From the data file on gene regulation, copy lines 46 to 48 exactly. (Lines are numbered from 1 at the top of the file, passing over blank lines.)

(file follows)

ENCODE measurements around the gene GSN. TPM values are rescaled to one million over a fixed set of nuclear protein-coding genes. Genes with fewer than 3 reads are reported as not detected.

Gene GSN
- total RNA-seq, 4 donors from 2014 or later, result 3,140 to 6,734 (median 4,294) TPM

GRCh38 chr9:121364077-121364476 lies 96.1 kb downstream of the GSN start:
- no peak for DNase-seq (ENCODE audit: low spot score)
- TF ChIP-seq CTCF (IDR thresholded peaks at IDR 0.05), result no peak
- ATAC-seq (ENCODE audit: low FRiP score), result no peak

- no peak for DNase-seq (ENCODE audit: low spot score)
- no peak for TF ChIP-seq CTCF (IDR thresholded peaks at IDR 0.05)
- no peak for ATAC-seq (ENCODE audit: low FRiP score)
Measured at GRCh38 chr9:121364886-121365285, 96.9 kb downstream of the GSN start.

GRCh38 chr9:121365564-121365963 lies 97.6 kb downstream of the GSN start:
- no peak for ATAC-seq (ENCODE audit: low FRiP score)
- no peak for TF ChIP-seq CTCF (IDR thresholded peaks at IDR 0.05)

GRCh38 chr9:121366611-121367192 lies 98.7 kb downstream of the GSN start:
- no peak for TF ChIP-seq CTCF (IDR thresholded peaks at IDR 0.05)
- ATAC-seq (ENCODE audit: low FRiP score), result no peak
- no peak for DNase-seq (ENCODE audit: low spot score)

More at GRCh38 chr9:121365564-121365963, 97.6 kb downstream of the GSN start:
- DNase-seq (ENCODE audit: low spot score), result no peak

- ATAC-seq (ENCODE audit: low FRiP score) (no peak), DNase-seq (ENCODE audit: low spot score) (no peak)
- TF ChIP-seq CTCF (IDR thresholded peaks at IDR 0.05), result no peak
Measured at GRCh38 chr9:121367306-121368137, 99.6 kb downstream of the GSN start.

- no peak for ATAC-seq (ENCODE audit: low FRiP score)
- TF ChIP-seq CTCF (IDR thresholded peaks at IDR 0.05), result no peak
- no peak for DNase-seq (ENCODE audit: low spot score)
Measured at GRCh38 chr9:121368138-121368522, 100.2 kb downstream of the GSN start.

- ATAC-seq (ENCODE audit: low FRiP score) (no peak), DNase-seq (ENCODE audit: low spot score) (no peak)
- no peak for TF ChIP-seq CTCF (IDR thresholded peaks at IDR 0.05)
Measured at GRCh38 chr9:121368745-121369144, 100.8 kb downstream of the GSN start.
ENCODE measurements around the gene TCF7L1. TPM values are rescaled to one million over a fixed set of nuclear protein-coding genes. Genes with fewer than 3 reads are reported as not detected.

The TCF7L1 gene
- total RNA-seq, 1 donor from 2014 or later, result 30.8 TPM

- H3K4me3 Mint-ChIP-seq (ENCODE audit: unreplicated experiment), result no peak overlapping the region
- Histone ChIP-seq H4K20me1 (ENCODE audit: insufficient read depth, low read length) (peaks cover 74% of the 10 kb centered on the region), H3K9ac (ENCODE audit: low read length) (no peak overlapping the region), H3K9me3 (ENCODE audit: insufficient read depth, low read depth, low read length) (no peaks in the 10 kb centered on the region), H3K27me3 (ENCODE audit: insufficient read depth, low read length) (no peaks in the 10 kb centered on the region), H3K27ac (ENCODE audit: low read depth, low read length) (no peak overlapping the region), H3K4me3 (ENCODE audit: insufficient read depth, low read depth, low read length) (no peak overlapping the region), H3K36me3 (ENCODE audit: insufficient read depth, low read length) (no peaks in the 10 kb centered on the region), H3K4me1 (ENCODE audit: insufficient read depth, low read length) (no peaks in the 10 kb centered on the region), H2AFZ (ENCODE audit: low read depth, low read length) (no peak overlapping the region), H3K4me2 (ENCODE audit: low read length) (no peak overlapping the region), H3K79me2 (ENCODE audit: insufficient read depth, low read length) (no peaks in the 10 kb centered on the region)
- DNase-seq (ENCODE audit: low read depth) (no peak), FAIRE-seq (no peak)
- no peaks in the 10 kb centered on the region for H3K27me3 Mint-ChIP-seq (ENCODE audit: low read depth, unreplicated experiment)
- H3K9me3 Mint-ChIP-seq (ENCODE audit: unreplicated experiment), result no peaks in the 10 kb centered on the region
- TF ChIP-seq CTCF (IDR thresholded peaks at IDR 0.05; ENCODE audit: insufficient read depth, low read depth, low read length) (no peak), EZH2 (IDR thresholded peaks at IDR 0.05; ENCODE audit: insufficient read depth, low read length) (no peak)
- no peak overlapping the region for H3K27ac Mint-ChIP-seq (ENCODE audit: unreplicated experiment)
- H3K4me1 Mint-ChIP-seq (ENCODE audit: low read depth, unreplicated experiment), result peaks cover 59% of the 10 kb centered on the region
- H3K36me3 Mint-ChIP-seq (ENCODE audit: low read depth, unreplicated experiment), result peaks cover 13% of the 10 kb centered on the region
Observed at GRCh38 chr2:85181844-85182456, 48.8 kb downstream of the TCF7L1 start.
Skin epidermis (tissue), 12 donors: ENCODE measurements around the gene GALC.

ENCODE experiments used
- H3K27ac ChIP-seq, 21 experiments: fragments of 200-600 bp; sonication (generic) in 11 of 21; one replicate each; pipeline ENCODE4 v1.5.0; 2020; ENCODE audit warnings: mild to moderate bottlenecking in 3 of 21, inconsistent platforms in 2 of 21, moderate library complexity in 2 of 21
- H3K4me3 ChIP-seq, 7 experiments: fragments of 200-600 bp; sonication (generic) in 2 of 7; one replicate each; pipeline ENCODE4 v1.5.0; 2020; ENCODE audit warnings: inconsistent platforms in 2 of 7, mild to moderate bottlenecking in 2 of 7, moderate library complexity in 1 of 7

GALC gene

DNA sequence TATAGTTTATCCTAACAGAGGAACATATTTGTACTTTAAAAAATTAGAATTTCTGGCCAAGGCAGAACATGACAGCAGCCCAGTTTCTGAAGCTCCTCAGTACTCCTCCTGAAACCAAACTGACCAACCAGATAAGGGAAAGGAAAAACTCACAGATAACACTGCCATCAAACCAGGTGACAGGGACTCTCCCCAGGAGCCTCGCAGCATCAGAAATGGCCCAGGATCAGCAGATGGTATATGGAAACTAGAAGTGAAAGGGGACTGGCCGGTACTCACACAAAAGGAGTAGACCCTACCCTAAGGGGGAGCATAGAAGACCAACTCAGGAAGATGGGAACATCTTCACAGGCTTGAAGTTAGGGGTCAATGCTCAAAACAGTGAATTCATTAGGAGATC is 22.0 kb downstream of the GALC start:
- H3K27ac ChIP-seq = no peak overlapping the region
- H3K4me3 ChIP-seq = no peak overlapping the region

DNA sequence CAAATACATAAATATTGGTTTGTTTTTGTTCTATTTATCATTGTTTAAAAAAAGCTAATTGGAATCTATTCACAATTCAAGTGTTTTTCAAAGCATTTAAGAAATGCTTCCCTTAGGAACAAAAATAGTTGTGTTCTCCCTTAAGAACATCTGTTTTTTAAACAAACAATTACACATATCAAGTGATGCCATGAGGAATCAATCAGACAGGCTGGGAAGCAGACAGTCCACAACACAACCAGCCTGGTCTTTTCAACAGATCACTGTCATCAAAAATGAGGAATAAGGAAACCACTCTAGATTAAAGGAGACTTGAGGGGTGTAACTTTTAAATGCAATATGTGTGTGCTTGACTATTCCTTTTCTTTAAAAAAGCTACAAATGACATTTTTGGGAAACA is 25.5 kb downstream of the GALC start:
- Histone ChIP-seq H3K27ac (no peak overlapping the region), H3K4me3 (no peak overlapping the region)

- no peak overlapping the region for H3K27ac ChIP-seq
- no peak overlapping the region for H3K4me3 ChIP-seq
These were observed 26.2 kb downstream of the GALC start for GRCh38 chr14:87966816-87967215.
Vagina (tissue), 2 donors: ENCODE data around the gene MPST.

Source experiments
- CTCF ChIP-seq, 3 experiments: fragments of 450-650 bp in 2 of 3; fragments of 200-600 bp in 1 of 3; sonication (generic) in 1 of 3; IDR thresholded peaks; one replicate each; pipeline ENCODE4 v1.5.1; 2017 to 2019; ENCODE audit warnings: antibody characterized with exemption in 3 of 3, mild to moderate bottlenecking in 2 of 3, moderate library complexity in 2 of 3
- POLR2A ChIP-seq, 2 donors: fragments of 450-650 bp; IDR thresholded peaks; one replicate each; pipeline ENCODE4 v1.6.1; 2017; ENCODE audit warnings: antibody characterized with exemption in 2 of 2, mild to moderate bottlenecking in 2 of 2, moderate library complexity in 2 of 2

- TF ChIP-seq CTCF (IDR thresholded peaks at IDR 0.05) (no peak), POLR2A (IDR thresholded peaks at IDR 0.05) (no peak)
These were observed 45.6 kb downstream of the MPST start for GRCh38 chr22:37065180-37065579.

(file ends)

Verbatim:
- H3K27ac ChIP-seq, 21 experiments: fragments of 200-600 bp; sonication (generic) in 11 of 21; one replicate each; pipeline ENCODE4 v1.5.0; 2020; ENCODE audit warnings: mild to moderate bottlenecking in 3 of 21, inconsistent platforms in 2 of 21, moderate library complexity in 2 of 21
- H3K4me3 ChIP-seq, 7 experiments: fragments of 200-600 bp; sonication (generic) in 2 of 7; one replicate each; pipeline ENCODE4 v1.5.0; 2020; ENCODE audit warnings: inconsistent platforms in 2 of 7, mild to moderate bottlenecking in 2 of 7, moderate library complexity in 1 of 7

GALC gene